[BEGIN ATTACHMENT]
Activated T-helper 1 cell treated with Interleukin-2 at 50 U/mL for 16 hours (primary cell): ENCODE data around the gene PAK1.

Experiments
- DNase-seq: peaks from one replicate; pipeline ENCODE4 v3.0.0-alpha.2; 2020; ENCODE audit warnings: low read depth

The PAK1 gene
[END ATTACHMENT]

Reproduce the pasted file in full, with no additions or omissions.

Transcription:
Activated T-helper 1 cell treated with Interleukin-2 at 50 U/mL for 16 hours (primary cell): ENCODE data around the gene PAK1.

Experiments
- DNase-seq: peaks from one replicate; pipeline ENCODE4 v3.0.0-alpha.2; 2020; ENCODE audit warnings: low read depth

The PAK1 gene